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Diana Kennedy, Grande Dame of Mexican Cuisine, Brings Book-Signing Tour to Hugo's

Here in Texas, we know a lot about Mexican food. But what most of America (including Texas) thinks of as Mexican is actually Tex-Mex, a hybrid of Mexican cuisine and American ingredients. It's comforting to us native Texans, for sure, but it's not true Mexican food.

Diana Kennedy knows real Mexican food. The famed cookbook author has been living in Mexico since 1957, studying the cuisine and codifying recipes that had previously been passed around by word of mouth only. In 1998, Kennedy published My Mexico: A Culinary Odyssey with More Than 300 Recipes, her definitive guide to Mexican cuisine, in which she details her travels around the Central American country and her discoveries and memories of the food and recipes she encountered.

Kennedy will be at Hugo's on Thursday, October 24, from 4 p.m. to 7 p.m. to sign the new edition of her book, which is considered a classic.

"Thank goodness it's coming out again." Kennedy says. "It's a very, very valuable book!"

Kennedy became friends with Houston's resident experts in Mexican cuisine, Hugo Ortega and his wife, Tracy Vaught, when Ortega attended one of Kennedy's cooking workshops in Mexico. Since then, they've enjoyed cooking with each other on occasion, and when Ortega found out that a new edition of My Mexico was coming out, he offered to host an event to celebrate its arrival.

A recipient of many awards, and a culinary icon, in 1981 Kennedy, who was born in Great Britain, was awarded the Order of the Aztec Eagle by the Mexican government -- the highest decoration given to non-citizens by that country. In 2000, she received a gold medal award from the Mexican Restaurant Association, and in 2002 she was named a member of the Order of the British Empire for her work in fostering relationships between England and Mexico. Most recently, Kennedy received a Life Achievement Award from the International Association of Cooking Professionals.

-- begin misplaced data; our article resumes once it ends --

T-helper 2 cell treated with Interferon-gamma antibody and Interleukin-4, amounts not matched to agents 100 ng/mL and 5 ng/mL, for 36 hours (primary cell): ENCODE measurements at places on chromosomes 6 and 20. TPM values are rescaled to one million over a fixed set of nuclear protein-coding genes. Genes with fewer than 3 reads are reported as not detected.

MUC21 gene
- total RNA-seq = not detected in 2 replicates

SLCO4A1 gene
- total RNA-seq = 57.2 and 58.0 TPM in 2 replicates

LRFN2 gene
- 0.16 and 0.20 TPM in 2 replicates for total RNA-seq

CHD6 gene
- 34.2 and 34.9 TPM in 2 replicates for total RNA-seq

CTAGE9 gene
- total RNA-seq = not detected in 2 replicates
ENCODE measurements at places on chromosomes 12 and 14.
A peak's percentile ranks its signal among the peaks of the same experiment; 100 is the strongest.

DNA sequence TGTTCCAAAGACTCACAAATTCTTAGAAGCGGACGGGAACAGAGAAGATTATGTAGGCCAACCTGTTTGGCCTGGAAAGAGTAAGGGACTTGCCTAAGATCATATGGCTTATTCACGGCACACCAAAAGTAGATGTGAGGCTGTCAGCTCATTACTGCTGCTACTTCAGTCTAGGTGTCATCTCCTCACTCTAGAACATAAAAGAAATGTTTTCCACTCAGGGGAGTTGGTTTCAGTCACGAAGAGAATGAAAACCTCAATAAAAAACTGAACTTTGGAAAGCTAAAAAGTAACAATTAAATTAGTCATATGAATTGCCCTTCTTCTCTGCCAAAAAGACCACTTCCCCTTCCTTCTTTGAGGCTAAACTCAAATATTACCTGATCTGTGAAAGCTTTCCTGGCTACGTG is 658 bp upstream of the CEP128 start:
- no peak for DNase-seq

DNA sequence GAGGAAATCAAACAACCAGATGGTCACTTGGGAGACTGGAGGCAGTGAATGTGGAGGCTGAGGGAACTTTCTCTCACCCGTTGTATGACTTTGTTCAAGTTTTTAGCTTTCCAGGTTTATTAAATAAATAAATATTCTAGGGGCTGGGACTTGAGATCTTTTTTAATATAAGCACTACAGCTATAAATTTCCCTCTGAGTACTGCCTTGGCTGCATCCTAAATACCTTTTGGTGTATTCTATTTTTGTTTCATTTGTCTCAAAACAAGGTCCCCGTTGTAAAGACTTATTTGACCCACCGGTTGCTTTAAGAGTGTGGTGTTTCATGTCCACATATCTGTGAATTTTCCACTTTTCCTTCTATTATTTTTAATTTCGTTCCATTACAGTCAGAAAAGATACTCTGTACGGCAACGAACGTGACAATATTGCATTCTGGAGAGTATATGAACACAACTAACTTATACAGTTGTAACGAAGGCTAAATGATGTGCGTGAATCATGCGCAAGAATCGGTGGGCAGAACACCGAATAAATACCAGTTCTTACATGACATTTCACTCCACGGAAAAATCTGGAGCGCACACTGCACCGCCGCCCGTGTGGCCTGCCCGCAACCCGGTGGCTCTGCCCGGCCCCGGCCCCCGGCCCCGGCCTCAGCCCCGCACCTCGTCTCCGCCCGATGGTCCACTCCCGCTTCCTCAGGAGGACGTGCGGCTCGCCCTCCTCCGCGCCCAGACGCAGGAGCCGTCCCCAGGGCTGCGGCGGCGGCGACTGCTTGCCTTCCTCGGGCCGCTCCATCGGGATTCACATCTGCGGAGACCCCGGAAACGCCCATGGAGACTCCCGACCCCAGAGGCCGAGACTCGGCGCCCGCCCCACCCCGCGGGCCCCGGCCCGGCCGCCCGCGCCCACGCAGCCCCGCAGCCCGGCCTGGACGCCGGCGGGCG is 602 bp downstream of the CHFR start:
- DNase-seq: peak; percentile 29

When asked what type of Mexican food she prefers, Kennedy laughs as if it's a ridiculous question.

"There are dishes all over that I absolutely love," she says. "I think the most complex food, because of the variety of chilies and the culture, is from Oaxaca. I think most people in Veracruz think of the seafood, but it's a very complex state. It also has some really lovely food."

Kennedy notes that Mexican food has changed since she first began her travels there, in part because of advances in technology and trade.

"The Mexican cuisines are different because of the change in the flavors of the chiles," she says, explaining that flavors of fruits and vegetables can change over time. "They're also importing into Mexico from China and South America, which is disgraceful. People are missing out on some of these very wonderful divine flavors."

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And as for why people should read her book now, 15 years after it was originally published?

"People still can't make a decent guacamole! Crush it in the molcahete. Don't grind it to a smooth paste. It should be sort of chunky but held together. And don't put lime juice in it. The acidity in the tomatoes is good enough. Don't put garlic in it. Don't use jalapeños instead of serranos. Jalapeños just won't do it. It must be serranos."

So there you have it, folks. You've been doing guacamole wrong all these years.

Stop by Hugo's on Thursday for more helpful tips from this legend of Mexican cuisine.

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